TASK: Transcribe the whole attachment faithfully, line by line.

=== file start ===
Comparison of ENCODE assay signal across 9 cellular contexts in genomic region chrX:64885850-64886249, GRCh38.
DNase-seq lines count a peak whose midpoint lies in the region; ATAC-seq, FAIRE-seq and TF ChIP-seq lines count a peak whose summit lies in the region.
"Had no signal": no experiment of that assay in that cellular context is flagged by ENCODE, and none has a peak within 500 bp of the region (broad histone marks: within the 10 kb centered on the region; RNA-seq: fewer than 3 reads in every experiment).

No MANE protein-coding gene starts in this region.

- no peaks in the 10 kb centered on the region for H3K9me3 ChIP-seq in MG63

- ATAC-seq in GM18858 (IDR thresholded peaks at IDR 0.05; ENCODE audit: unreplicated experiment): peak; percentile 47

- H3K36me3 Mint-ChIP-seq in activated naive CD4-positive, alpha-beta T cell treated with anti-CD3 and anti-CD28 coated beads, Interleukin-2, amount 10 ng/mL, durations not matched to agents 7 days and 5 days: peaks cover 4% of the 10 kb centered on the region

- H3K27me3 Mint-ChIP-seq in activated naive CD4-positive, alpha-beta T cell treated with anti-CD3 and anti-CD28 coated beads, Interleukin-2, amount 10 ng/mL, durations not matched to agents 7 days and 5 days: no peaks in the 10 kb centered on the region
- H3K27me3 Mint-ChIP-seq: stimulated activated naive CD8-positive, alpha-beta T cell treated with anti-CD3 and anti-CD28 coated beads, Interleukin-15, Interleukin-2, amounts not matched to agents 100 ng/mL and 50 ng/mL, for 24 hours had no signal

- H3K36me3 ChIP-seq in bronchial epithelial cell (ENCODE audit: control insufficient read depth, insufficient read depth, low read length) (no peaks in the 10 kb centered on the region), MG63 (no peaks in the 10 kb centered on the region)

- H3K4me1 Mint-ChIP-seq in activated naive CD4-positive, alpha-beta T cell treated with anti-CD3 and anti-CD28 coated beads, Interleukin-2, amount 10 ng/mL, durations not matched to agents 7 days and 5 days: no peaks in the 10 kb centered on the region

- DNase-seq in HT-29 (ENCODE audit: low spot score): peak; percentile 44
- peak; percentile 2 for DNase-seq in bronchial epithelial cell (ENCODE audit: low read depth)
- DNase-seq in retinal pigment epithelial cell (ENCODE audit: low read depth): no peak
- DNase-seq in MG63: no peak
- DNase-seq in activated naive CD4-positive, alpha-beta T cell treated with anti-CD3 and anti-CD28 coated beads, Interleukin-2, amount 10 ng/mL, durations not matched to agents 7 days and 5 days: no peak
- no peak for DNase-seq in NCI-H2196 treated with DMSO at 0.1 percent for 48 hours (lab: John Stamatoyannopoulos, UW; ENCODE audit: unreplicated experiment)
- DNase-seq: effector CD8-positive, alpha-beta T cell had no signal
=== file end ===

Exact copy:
Comparison of ENCODE assay signal across 9 cellular contexts in genomic region chrX:64885850-64886249, GRCh38.
DNase-seq lines count a peak whose midpoint lies in the region; ATAC-seq, FAIRE-seq and TF ChIP-seq lines count a peak whose summit lies in the region.
"Had no signal": no experiment of that assay in that cellular context is flagged by ENCODE, and none has a peak within 500 bp of the region (broad histone marks: within the 10 kb centered on the region; RNA-seq: fewer than 3 reads in every experiment).

No MANE protein-coding gene starts in this region.

- no peaks in the 10 kb centered on the region for H3K9me3 ChIP-seq in MG63

- ATAC-seq in GM18858 (IDR thresholded peaks at IDR 0.05; ENCODE audit: unreplicated experiment): peak; percentile 47

- H3K36me3 Mint-ChIP-seq in activated naive CD4-positive, alpha-beta T cell treated with anti-CD3 and anti-CD28 coated beads, Interleukin-2, amount 10 ng/mL, durations not matched to agents 7 days and 5 days: peaks cover 4% of the 10 kb centered on the region

- H3K27me3 Mint-ChIP-seq in activated naive CD4-positive, alpha-beta T cell treated with anti-CD3 and anti-CD28 coated beads, Interleukin-2, amount 10 ng/mL, durations not matched to agents 7 days and 5 days: no peaks in the 10 kb centered on the region
- H3K27me3 Mint-ChIP-seq: stimulated activated naive CD8-positive, alpha-beta T cell treated with anti-CD3 and anti-CD28 coated beads, Interleukin-15, Interleukin-2, amounts not matched to agents 100 ng/mL and 50 ng/mL, for 24 hours had no signal

- H3K36me3 ChIP-seq in bronchial epithelial cell (ENCODE audit: control insufficient read depth, insufficient read depth, low read length) (no peaks in the 10 kb centered on the region), MG63 (no peaks in the 10 kb centered on the region)

- H3K4me1 Mint-ChIP-seq in activated naive CD4-positive, alpha-beta T cell treated with anti-CD3 and anti-CD28 coated beads, Interleukin-2, amount 10 ng/mL, durations not matched to agents 7 days and 5 days: no peaks in the 10 kb centered on the region

- DNase-seq in HT-29 (ENCODE audit: low spot score): peak; percentile 44
- peak; percentile 2 for DNase-seq in bronchial epithelial cell (ENCODE audit: low read depth)
- DNase-seq in retinal pigment epithelial cell (ENCODE audit: low read depth): no peak
- DNase-seq in MG63: no peak
- DNase-seq in activated naive CD4-positive, alpha-beta T cell treated with anti-CD3 and anti-CD28 coated beads, Interleukin-2, amount 10 ng/mL, durations not matched to agents 7 days and 5 days: no peak
- no peak for DNase-seq in NCI-H2196 treated with DMSO at 0.1 percent for 48 hours (lab: John Stamatoyannopoulos, UW; ENCODE audit: unreplicated experiment)
- DNase-seq: effector CD8-positive, alpha-beta T cell had no signal